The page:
The largest manmade structure that was still fully intact was the blackened, boxlike fossil of a jackknifed tractor trailer, its driver’s mummified face a pale oval against its window, like a dried albino peach. From the day’s reconnaissance, Rebecca knew that the houses, too, held only the dead. The place, for all practical purposes, was a mausoleum.

  She looked to the east for comfort. Even here, New York City’s lights created a warm glow along the night’s horizon. The Manhattan of 2054 was still as full of light and life as it had always been.

  She should have been sleeping. That was standard operating procedure. She was a Captain. She had not one, but two, well trained sentries who were awake and walking perimeter. The first was Owens, the Brit. The second was Francis. The first she could barely understand, and the second she disliked.

  “Hallo, then?” Owens chimed. He slung his weapon around his shoulder and greeted her, when he saw she was awake. “Not sleeping, Ma’am? Everything is fine, get to your tent.” He smiled, his rough, round face just a little bit reassuring. There was genuine concern in his voice.

  Thank God. Owens had uttered a sentence that she actually could make sense of. Owens had a cockney accent. Over the past two months since he had been assigned to her Squad, it had often embarrassed her that she couldn’t understand what one of her own people was saying to her.

  Owens was a transplant from the United Kingdom. The UK, as so many Brits were wont to explain, was basically an island fortress. It was better protected, even, than New York City. It had done so well for itself in the war that it now simply exported its soldiers to places that needed them. One result was that there were a hell of a lot of British, Irish and Scots fighting in places like New Jersey, Pennsylvania and upstate New York. Another result was that there were a hell of a lot of American Captains who had to ask their Squadsmen to repeat themselves.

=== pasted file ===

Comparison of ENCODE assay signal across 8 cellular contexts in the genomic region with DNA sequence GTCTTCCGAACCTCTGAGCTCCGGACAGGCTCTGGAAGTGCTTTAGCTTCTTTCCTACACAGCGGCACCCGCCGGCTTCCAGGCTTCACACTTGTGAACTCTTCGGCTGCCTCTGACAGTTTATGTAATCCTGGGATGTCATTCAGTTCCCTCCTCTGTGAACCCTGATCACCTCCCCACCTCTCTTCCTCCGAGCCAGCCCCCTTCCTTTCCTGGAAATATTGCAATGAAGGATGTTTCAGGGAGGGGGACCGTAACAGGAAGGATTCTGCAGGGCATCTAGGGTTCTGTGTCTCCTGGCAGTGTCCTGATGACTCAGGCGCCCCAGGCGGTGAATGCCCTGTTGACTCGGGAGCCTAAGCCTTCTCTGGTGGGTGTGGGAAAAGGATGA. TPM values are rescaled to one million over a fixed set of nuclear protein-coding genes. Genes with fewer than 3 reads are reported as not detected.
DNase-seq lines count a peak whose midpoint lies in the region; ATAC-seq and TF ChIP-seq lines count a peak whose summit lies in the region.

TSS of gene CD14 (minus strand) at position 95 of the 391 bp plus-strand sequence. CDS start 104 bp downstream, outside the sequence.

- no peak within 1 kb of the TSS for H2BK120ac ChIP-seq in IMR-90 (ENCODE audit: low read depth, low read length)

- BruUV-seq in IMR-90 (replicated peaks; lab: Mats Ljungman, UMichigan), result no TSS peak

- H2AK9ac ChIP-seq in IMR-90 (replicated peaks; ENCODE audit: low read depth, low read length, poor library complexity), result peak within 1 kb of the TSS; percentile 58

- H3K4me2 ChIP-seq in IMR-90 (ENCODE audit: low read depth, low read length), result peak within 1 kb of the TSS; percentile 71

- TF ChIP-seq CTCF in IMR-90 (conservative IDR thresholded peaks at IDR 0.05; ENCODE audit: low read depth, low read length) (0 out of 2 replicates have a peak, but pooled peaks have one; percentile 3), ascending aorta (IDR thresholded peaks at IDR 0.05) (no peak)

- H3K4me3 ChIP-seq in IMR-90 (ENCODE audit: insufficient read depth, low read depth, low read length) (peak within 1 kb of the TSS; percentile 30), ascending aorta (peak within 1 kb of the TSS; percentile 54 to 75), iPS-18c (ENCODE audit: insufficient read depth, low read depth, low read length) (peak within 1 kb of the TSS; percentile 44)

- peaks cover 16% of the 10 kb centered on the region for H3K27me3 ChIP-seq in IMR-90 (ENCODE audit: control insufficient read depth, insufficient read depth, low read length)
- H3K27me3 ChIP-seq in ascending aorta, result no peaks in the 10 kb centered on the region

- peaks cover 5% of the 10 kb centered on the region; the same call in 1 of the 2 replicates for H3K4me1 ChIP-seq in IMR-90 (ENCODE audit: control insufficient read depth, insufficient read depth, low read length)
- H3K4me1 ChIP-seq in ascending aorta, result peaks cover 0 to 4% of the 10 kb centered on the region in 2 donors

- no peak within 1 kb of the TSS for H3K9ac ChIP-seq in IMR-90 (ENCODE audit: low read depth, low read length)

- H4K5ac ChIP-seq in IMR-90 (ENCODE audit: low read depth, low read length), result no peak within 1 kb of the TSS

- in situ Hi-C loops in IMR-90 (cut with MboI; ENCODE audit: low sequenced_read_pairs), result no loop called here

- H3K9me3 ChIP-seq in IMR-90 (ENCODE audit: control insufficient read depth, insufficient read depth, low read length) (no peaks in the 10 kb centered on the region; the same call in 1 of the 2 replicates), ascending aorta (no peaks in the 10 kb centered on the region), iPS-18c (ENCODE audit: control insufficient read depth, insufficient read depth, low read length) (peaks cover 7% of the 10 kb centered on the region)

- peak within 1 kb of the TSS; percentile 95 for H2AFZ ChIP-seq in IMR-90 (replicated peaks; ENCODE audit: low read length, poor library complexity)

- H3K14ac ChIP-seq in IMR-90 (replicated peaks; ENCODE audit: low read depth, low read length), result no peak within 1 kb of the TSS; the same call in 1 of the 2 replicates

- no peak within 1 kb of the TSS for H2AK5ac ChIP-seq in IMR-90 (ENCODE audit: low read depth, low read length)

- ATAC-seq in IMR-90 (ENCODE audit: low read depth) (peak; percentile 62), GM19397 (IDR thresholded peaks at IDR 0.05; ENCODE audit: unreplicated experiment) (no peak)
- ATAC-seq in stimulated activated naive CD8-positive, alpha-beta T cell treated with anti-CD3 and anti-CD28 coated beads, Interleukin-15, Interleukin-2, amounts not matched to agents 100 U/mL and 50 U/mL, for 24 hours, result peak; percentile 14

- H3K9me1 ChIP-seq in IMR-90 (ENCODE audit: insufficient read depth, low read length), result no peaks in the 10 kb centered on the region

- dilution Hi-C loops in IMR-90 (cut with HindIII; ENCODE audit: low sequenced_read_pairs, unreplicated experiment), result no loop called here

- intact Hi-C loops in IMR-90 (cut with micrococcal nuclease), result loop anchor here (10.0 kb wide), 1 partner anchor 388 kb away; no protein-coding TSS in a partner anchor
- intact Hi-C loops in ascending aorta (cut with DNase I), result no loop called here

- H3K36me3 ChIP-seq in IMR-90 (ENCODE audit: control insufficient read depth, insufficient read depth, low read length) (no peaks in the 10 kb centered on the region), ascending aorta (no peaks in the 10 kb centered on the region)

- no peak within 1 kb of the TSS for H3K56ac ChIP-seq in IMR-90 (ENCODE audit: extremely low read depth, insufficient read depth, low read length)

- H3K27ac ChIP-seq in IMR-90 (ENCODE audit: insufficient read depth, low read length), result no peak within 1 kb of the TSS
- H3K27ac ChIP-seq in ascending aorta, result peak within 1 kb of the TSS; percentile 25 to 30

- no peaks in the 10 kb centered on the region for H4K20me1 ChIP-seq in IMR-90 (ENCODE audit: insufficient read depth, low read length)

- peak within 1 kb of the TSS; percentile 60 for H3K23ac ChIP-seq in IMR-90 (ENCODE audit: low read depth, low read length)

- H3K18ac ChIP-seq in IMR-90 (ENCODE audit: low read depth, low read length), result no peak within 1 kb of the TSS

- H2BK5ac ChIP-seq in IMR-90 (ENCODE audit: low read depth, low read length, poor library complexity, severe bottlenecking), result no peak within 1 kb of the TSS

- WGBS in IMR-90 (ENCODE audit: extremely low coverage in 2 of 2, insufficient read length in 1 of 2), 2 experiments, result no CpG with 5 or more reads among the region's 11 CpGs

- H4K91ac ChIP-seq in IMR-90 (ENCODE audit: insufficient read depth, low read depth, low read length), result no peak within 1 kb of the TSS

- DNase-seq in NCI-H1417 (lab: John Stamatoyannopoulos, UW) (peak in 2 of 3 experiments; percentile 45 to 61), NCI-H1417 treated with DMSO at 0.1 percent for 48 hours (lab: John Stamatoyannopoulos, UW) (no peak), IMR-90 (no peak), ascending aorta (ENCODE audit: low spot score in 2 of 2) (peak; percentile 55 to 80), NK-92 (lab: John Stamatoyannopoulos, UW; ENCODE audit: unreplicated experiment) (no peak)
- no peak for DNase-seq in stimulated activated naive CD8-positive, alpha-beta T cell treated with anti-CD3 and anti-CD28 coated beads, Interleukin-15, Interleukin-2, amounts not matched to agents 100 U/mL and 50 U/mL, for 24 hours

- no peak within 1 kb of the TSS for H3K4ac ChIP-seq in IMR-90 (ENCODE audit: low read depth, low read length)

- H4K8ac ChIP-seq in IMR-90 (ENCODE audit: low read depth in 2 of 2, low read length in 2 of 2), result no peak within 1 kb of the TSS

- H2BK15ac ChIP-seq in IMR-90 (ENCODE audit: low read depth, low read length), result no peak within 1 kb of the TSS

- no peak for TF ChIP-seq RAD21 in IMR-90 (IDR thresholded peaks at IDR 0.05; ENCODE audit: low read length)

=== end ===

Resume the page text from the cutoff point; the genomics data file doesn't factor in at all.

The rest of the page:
“Not sleepy.” She answered as pleasantly as she could, and smiled back. At only 5 feet 2 inches, she literally had to look up at him as she spoke. She brushed her locks away from her bright green eyes and hugged her petite form a little tighter.

  She should have been sleeping, she knew that. She needed sleep to do her job. Her job was to think and make decisions. Her job was to be confident and sure. Her job was to lead. She didn’t like her job.

  “Not sleepy,” she said again, and ran her fingers through her hair. She smiled again, too. Owens was one of the most brutish looking men she had ever encountered, but she’d served with him just long enough to know better about him. “How about I take over?”

  Francis interrupted.

  “You aren’t up for watch yet, Ma’am,” he said.

  His voice was level, as always. He emerged from the shadows so quickly that it startled her. He was as quiet as a wolf, which maybe explained why he was so good at killing them.

  “In fact,” Francis said placidly, “you aren’t up at all. I thought Captains slept, while front men watched.”

  “Well, maybe I’m a front man at heart,” she raised her eyebrows and shrugged. She smiled as broadly as she could, crossed the unlit campsite, and pointed her shotgun at the dark. Owens smiled, not seeing through her bravado. Francis did not smile.